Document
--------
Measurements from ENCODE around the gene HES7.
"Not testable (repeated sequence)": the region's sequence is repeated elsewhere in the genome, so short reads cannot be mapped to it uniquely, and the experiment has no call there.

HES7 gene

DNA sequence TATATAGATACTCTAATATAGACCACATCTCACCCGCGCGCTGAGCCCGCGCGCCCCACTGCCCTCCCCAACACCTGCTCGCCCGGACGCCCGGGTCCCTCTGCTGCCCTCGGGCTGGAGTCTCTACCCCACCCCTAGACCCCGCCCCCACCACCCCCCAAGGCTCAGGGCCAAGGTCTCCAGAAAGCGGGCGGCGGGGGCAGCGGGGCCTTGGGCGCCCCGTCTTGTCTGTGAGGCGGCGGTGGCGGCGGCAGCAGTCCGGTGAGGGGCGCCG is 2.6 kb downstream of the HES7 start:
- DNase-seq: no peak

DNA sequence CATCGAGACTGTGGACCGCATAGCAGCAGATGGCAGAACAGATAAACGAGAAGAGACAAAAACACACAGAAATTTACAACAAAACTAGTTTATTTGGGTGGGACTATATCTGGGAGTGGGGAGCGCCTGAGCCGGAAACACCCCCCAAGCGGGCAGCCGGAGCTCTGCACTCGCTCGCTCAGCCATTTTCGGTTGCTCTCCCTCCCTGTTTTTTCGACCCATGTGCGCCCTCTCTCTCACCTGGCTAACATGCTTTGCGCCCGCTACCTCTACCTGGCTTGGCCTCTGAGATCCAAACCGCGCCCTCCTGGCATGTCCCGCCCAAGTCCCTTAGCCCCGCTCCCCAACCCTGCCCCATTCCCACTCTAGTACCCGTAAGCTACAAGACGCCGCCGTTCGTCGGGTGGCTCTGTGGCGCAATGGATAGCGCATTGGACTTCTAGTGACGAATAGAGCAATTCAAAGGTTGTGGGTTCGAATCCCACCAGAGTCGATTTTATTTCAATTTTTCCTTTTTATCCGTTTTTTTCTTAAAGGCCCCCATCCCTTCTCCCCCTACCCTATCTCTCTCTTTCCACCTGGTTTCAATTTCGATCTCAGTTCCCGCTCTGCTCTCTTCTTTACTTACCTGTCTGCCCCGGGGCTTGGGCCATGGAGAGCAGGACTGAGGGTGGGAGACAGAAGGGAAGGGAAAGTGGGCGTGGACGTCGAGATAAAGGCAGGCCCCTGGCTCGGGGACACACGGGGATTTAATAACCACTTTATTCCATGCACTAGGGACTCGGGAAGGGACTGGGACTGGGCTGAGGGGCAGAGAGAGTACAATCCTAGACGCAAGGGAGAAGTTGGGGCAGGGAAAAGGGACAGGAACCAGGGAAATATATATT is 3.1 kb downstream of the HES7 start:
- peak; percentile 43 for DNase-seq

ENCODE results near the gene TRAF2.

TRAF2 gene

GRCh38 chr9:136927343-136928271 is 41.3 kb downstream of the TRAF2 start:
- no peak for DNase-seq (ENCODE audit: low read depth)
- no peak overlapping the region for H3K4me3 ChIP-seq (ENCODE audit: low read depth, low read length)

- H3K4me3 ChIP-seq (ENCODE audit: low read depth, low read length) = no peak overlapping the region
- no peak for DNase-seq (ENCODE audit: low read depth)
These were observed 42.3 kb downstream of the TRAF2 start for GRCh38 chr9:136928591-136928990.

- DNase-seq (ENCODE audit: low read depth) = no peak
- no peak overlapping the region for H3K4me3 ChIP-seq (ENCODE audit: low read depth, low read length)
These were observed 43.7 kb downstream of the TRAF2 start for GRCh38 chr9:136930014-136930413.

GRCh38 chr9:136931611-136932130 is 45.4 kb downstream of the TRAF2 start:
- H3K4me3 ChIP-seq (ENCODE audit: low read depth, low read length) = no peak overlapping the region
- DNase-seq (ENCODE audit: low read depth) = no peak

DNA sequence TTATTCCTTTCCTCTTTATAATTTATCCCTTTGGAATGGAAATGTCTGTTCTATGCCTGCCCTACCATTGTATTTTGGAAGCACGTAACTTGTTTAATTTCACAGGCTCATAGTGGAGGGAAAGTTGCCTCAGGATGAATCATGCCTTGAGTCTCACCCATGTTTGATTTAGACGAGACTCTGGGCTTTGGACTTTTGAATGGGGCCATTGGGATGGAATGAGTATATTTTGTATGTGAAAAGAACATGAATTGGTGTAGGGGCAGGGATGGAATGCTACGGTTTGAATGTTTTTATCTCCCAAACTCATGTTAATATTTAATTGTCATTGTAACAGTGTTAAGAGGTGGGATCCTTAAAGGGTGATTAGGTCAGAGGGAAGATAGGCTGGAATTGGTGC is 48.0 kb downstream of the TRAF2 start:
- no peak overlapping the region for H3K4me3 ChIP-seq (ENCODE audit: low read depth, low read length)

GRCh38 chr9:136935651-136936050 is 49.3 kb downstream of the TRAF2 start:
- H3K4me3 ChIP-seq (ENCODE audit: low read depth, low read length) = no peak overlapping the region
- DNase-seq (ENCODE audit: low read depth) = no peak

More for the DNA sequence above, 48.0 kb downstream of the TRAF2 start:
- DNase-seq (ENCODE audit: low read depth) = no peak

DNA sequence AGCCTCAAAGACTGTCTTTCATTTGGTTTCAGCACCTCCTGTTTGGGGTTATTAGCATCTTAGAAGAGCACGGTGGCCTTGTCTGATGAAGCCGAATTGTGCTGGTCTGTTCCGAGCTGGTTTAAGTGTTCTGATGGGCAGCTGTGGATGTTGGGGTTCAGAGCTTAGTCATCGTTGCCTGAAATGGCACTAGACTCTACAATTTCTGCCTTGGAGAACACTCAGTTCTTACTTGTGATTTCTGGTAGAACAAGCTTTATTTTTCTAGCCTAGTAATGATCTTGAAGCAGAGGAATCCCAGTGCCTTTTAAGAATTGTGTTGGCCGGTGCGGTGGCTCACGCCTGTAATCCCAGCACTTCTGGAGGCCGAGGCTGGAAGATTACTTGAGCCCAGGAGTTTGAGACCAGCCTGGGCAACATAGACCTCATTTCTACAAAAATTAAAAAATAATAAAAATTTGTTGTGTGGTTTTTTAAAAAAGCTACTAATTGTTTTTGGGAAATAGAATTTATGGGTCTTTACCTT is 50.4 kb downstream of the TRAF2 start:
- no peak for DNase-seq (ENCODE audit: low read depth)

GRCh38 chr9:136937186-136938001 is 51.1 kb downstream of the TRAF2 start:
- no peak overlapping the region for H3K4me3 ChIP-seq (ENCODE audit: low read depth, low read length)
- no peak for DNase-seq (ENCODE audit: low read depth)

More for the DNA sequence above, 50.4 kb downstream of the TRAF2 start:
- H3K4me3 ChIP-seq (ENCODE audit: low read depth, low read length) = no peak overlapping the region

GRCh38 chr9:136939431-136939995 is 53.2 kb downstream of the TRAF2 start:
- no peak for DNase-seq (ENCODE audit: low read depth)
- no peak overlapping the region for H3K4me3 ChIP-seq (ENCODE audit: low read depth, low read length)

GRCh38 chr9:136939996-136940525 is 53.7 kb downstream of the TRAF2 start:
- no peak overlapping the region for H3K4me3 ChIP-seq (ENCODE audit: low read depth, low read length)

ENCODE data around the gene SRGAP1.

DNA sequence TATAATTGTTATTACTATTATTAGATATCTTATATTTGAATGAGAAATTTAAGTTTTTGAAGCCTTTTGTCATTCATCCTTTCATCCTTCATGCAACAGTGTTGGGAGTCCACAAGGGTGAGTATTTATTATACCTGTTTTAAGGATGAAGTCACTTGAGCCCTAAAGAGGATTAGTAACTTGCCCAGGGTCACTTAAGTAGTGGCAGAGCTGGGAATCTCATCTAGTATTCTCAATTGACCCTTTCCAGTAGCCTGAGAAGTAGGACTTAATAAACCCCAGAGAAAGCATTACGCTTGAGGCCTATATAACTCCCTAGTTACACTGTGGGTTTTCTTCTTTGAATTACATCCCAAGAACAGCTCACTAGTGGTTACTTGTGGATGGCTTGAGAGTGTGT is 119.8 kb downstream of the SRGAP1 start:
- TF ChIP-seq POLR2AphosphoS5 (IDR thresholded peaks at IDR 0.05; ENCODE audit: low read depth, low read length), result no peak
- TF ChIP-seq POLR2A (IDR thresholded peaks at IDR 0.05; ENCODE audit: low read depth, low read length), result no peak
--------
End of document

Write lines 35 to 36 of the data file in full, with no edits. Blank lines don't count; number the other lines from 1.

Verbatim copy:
- H3K4me3 ChIP-seq (ENCODE audit: low read depth, low read length) = no peak overlapping the region

GRCh38 chr9:136939431-136939995 is 53.2 kb downstream of the TRAF2 start: